When Charles Dickens wrote the opening sentence to A Tale of Two Cities: “It was the best of times, it was the worst of times,” he was employing a literary tool called parallelism that seeks to balance the sound, meaning, or meter of a sentence for deliberate effect. Using the same words (“of times”) adds balance and rhythm that can make the words more persuasive and impactful. Other examples include:
- “Alice ran into the room, into the garden, and into our hearts.”
- “Whenever you need me, wherever you need me, I will be there for you.”
While writers and poets may choose to use parallelism for positive effect, academic writers should follow the rules to ensure that their writing doesn’t underestimate the importance of parallelism in basic sentence structure.
In English grammar, parallelism refers to the similarity of structure between the components of a sentence. By definition, items in a series should appear in parallel grammatical form. Nouns should be listed with other nouns, verbs with an –ing form should be balanced with other –ing verbs. Failure to maintain this balance is called faulty parallelism:
Sally likes line dancing and to write poetry = faulty
Sally likes line dancing and writing poetry = balanced verb –ing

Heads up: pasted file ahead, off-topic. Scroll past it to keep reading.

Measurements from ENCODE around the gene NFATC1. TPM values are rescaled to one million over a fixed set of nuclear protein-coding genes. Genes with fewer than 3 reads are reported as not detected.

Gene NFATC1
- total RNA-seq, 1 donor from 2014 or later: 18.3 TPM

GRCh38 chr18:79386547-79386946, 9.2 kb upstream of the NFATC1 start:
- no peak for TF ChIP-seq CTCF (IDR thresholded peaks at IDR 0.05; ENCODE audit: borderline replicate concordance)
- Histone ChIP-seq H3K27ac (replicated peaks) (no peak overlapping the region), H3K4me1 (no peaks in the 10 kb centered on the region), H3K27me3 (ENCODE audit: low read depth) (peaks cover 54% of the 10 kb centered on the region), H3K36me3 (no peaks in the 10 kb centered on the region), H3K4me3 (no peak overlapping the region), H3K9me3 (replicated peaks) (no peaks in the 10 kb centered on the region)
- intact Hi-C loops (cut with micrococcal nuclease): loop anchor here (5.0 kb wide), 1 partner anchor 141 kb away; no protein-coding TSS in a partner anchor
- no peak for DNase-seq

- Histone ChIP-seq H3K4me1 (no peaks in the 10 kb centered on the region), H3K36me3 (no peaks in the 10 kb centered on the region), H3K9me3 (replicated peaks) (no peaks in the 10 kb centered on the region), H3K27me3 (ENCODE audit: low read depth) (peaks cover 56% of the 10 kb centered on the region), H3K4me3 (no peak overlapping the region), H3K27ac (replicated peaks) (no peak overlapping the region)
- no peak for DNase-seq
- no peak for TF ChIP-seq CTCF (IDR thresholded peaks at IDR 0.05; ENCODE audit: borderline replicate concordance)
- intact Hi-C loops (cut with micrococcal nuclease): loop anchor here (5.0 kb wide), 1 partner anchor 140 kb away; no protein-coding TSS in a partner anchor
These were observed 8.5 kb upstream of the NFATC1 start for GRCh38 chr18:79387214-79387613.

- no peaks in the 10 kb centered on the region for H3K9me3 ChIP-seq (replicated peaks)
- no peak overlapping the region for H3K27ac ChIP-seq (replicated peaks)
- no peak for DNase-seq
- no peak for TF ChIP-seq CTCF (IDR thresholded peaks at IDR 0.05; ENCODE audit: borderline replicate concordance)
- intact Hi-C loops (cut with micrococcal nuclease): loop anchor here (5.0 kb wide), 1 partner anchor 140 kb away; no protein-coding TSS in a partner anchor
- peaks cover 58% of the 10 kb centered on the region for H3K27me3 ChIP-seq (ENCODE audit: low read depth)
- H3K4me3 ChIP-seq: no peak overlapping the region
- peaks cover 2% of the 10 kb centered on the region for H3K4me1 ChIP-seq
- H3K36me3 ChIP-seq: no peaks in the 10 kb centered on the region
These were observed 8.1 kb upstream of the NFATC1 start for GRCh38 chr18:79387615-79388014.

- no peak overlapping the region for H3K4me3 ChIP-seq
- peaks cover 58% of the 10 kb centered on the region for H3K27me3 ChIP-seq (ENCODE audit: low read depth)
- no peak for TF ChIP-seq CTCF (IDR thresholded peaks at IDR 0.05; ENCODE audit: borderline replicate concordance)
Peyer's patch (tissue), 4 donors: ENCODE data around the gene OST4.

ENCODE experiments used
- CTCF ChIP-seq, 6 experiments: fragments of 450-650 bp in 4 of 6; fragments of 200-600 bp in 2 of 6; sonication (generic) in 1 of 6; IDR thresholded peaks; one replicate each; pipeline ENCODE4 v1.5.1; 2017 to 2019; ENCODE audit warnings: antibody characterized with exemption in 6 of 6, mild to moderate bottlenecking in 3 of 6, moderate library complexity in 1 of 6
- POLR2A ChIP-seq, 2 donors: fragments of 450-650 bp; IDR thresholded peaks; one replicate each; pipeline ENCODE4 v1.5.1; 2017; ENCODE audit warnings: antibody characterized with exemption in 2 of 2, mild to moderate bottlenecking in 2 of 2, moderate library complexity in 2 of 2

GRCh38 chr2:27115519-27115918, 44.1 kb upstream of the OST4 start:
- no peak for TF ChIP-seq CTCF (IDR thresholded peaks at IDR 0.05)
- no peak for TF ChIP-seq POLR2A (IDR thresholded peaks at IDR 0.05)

My first year geography teacher was informative, funny, and a source of inspiration = faulty (two adjectives and a noun)
My first year geography teacher was informative, funny, and inspiring = balanced (all three adjectives)
Fixing faulty parallelism often requires deconstructing the sentence into its component parts to verify the balance (or lack thereof). Consistency in the use of adjectives or noun phrases, as in the example of the geography teacher above, can be easy to spot and to correct. Compound or complex sentences that use coordinating or subordinating conjunctions can be a little tougher to catch:
My English professor told me to revise my assignment and that I should pay particular attention to faulty parallelism.
In the above sentence, the incorrect use of the subordinating conjunction that leaves the sentence out of balance. To correct it, you could use “that” on both sides of the sentence:
My English professor told me that I should revise my assignment and that I should pay particular attention to faulty parallelism
Or, a more concise and elegant solution would be to balance the infinitive (to + verb) on each side as follows:
My English professor told me to revise my assignment and to pay particular attention to faulty parallelism
Respecting Your Reader
While faulty parallelism may seem like a minor transgression when compared to other more glaring grammatical errors such as incorrect spelling, it’s important to respect your reader here. Information is more readily absorbed in parallel form, and since the provision of information is typically the purpose of your writing, doesn’t it make sense to take the extra time to make sure that your writing is presented in a form that best achieves that objective?
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